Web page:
Gardening: A trio of vines for those who embrace exuberance


Halifax Media Group

Let’s face it. Most vines aren’t acceptable landscape plants for control freaks. But vines — especially tropical flowering species — are ideal for folks who embrace exuberance both in vitality and color.

My favorite flowering vine is a woody species from the mountains of Southern India that, because of its high-altitude origin, is cold hardy in Central Florida. Although it’s a Thunbergia species and thus related to better-known plants such as sky vine and black-eyed Susan vine, Indian clock vine (T. mysorensis) has startlingly different flowers.

This vine’s yellow-and-red blossoms, dangling in loose, lengthy clusters, slightly resemble the cupped flowers of pitcher plants, and they ooze nectar that tempts butterflies and hummingbirds. Stems, which ascend by twining, can climb at least 20 feet high. Grow Indian clock vine in full or part-day sun on arbors and fences or up low-branched trees. Small plants, which will grow rapidly, are available online, including

Running a close second in my viney hit parade is Rangoon creeper, a spiny and incredibly vigorous plant from tropical Asia. Also called Indian jasmine because its fabulous flowers emit a peachy aroma to attract the fruit bats needed for pollination, this high-climbing beauty bears clusters of trumpet-shaped blossoms that open white, darken to pink and then turn red.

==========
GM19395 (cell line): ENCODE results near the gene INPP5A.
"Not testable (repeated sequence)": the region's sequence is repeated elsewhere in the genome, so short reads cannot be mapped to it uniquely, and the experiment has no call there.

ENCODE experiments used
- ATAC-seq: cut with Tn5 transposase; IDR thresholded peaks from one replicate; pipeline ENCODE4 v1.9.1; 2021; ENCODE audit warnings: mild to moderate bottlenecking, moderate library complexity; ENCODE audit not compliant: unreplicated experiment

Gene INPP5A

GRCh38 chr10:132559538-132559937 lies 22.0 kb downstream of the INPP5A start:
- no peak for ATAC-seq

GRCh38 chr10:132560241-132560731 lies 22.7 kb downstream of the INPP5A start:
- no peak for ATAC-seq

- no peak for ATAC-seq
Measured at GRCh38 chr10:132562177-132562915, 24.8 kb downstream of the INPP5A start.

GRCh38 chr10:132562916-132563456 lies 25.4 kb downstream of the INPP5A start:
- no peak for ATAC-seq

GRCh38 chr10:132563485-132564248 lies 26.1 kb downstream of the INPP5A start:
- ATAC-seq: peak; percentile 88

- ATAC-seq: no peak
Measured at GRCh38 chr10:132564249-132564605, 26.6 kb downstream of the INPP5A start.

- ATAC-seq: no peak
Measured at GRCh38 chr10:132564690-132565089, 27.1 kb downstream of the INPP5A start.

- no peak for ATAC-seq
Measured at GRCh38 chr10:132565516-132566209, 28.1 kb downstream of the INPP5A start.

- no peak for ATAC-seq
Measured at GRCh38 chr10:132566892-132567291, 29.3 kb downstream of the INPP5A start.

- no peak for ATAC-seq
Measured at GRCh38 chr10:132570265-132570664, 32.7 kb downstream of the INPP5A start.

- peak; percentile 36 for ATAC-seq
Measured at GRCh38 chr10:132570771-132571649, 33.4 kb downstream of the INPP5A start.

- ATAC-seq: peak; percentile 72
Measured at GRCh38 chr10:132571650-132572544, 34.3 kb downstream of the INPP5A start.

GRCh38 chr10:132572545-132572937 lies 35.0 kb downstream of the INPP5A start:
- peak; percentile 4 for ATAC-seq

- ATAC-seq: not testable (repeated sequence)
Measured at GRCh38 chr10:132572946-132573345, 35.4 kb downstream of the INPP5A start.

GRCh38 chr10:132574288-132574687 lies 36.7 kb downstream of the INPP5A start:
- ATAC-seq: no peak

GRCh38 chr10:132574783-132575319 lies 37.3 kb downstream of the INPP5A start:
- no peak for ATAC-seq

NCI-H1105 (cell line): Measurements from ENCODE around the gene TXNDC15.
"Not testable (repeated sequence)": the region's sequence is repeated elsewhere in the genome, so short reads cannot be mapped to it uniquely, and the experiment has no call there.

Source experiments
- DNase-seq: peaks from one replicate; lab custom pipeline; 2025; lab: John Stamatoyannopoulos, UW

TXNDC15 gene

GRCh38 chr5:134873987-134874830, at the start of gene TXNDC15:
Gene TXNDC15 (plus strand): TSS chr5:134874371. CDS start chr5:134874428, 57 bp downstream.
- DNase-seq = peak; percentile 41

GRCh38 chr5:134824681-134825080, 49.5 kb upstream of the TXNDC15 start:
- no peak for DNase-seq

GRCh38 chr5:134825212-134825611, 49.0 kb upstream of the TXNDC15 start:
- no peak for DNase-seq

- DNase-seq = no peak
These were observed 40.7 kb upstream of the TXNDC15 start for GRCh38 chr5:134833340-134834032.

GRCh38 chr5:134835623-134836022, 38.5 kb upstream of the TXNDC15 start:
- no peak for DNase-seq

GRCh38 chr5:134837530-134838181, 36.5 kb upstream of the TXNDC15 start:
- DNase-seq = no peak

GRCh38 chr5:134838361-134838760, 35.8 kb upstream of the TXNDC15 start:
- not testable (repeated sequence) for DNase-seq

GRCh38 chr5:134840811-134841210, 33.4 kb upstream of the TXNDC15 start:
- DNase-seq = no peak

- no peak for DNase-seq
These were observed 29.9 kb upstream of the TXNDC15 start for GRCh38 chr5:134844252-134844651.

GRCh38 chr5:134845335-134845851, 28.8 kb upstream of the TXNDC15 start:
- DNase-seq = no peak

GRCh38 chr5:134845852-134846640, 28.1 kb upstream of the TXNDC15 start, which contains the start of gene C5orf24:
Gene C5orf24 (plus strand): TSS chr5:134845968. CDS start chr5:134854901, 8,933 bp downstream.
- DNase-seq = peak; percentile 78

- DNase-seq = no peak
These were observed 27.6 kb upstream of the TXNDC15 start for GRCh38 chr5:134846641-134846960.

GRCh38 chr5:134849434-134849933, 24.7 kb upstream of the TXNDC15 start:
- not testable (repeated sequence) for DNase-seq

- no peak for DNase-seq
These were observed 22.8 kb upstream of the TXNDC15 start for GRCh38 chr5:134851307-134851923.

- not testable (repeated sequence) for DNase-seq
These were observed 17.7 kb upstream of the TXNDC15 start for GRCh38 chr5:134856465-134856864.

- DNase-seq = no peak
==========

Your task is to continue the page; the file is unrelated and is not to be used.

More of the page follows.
Rangoon creeper (Quisqualis indica) can overrun large areas in tropical climes but is easier to control in Central Florida because of our poor soil and occasional frosts. This almost-ever-blooming, half-hardy species is ideal for growing on fences and arbors, where its multi-colored flowers are conveniently displayed at eye level. Sites shielded from north and northwest winds are preferred.

The most commonly cultivated of the vine threesome we’ll discuss is bower vine, an Australian and Malaysian species that bears multitudes of pink, dark-eyed, funnel-shaped flowers most of the year. Considerably less rampant than Rangoon creeper, bower vine — Pandorea jasminoides, not Podranea, with which it’s often confused — usually climbs less than 15 feet high.

A beguiling and surprisingly hardy plant that’s lovely when grown on an arbor, fence or small tree, bower vine is sometimes available in other varieties, including one with all-white blossoms. Both bower vine and Rangoon creeper are available from online sources.

Charles Reynolds, a Winter Haven resident, has an associate degree in horticulture and is a member of the Garden Writers Association of America.


Last modified: February 27, 2014
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